Human Resource Management Practices of Teaching Staff and Performance of Private Universities in Uganda: A case of Ndejje University
Bbosa, Esau Kimanje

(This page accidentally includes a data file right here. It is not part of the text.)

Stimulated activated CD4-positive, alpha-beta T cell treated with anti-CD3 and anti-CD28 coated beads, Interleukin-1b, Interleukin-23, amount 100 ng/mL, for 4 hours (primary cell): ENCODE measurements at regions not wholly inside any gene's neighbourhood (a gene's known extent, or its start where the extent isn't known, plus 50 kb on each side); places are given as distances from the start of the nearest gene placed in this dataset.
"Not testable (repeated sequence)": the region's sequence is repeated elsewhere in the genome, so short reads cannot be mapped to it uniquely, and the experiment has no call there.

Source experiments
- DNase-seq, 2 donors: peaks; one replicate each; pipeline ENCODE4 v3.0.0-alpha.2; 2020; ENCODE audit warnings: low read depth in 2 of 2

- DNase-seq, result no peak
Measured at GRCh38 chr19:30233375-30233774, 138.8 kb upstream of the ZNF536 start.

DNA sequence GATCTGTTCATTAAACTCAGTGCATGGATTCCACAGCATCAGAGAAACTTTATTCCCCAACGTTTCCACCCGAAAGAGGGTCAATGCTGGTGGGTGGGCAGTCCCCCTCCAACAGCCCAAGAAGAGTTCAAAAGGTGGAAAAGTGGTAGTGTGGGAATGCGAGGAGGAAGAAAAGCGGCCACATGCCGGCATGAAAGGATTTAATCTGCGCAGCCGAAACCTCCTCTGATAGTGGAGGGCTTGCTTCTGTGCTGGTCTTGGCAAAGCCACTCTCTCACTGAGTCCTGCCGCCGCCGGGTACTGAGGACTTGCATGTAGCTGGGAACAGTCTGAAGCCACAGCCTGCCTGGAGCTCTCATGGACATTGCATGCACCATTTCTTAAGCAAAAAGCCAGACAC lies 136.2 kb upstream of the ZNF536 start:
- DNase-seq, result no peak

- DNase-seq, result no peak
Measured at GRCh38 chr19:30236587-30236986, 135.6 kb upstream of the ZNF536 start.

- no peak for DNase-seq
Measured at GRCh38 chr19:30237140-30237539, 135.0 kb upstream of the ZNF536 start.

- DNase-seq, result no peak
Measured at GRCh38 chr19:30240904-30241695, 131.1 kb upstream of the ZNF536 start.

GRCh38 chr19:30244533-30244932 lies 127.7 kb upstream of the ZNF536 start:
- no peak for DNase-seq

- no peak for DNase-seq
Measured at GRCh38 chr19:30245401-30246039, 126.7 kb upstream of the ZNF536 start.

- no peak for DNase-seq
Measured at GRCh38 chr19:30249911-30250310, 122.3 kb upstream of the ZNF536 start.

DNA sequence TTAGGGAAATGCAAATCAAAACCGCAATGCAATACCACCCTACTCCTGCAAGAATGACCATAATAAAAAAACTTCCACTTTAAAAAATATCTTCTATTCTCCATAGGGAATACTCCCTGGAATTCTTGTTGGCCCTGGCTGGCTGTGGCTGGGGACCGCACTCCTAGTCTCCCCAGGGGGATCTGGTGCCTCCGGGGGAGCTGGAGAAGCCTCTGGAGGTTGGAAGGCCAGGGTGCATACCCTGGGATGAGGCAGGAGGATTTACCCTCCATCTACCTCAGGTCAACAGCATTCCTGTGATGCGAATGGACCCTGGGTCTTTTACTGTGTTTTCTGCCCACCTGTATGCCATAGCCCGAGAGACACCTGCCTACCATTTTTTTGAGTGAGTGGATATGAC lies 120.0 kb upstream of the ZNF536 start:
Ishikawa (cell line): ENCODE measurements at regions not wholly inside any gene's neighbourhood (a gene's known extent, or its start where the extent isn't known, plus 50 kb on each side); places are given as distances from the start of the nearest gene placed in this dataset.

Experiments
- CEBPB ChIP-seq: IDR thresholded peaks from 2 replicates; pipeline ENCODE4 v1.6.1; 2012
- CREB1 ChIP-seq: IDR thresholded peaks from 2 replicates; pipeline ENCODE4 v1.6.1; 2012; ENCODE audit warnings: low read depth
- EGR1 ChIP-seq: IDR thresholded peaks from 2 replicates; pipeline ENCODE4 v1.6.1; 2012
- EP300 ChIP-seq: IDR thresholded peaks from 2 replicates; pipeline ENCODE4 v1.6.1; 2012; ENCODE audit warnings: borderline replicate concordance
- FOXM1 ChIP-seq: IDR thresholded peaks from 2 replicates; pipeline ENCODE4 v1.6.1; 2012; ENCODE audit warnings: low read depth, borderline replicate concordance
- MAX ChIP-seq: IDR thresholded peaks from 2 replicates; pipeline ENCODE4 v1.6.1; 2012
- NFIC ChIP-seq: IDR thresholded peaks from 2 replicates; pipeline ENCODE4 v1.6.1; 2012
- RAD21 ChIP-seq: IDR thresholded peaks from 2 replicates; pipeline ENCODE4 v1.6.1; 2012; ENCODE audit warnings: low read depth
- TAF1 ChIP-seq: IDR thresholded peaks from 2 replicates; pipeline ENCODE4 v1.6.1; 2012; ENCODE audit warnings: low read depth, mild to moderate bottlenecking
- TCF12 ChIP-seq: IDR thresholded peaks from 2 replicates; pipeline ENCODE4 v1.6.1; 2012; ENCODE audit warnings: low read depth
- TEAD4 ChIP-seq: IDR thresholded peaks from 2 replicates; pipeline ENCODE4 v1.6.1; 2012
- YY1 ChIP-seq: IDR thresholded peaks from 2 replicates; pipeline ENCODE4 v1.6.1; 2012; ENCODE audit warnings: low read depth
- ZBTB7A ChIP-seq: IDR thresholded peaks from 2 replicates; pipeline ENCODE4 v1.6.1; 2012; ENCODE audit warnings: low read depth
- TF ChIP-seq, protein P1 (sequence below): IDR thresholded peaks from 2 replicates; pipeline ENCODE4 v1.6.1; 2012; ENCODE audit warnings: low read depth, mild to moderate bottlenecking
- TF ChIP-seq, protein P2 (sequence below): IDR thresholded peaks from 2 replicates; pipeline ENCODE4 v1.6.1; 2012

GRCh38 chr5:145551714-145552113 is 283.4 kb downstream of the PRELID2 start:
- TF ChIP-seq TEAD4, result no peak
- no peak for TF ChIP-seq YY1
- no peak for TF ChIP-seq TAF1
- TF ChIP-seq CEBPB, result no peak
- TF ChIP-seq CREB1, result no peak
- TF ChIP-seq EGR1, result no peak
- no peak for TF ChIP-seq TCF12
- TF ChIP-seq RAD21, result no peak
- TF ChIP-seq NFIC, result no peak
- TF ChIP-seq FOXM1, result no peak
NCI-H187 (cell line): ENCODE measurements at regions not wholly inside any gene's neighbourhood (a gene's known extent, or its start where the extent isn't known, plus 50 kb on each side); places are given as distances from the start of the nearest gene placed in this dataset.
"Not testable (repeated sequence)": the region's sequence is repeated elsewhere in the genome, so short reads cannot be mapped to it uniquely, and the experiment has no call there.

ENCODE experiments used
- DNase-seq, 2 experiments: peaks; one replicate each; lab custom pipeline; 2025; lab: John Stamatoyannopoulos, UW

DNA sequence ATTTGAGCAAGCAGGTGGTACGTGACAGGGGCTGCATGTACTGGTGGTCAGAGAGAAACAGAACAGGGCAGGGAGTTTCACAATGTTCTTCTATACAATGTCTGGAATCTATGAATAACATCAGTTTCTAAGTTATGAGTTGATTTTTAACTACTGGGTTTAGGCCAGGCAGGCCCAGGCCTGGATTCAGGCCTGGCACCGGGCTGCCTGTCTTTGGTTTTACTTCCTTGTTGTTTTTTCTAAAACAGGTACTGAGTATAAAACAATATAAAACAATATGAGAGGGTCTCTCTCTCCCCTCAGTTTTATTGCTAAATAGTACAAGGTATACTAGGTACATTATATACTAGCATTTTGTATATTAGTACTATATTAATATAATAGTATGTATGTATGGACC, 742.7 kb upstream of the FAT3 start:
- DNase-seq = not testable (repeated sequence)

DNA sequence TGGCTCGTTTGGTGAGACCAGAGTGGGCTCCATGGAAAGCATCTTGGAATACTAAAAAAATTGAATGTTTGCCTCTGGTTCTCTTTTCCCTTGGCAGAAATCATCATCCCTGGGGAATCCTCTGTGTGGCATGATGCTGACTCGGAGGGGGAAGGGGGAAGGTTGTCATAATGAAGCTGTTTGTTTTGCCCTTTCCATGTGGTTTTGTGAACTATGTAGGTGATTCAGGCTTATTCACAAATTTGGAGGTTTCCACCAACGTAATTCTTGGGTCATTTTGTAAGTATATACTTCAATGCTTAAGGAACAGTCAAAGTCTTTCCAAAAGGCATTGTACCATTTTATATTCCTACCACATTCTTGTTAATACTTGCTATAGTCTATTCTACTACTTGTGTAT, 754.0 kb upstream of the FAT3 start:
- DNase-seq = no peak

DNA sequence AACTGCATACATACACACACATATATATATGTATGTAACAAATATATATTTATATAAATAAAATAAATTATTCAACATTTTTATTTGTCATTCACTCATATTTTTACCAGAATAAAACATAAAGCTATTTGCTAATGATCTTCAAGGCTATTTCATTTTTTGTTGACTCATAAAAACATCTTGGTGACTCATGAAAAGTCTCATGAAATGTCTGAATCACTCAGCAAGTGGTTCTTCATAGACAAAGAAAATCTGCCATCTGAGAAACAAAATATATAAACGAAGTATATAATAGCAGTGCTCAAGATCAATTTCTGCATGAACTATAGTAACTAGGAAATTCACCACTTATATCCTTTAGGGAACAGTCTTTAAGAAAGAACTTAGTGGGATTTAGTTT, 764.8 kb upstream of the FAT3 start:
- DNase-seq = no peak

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The study investigated the influence of human resource management practices of teaching staff and performance of Private Universities in Uganda: a case of Ndejje University. The study examined the influence of teaching staff recruitment and selection; training and development of teaching staff; and compensation on performance of Ndejje University. A cross-sectional survey design adopting both qualitative and quantitative approaches was used. The target population of the study was 181 and these included 23 council members, 7 top administrators including the VC, DVC, US, AR, DOS, DAR and FM, 7 faculty heads and 144 teaching staff. Data collection methods involved quantitative and qualitative methods, where use of questionnaires and interview guide enabled the study to gather primary data. Results show that there is insignificant relationship between selection and recruitment and Performance of NDU (r =.758**: p= .081); Results show that training and development significantly affect the Performance of NDU (r =.600**: p= .000); Results shows that compensation of teaching staff significantly affect the performance of NDU (r =.808**: p= .000). It was concluded that even when selection and recruitment processes are enhanced, Performance of NDU may not necessarily improve. It was also concluded that if NDU focused on training and development, as well as compensation of teaching staff then its performance will most probably improve. The study recommended that in order for NDU to perform, it should continue employing teaching staff following the policy of NCHE. NDU should prioritize the training and development of her teaching staff through identification of the needs and demands which are in line with her strategic goals and objectives. Private universities should come up with clear policies for compensating the teaching staff.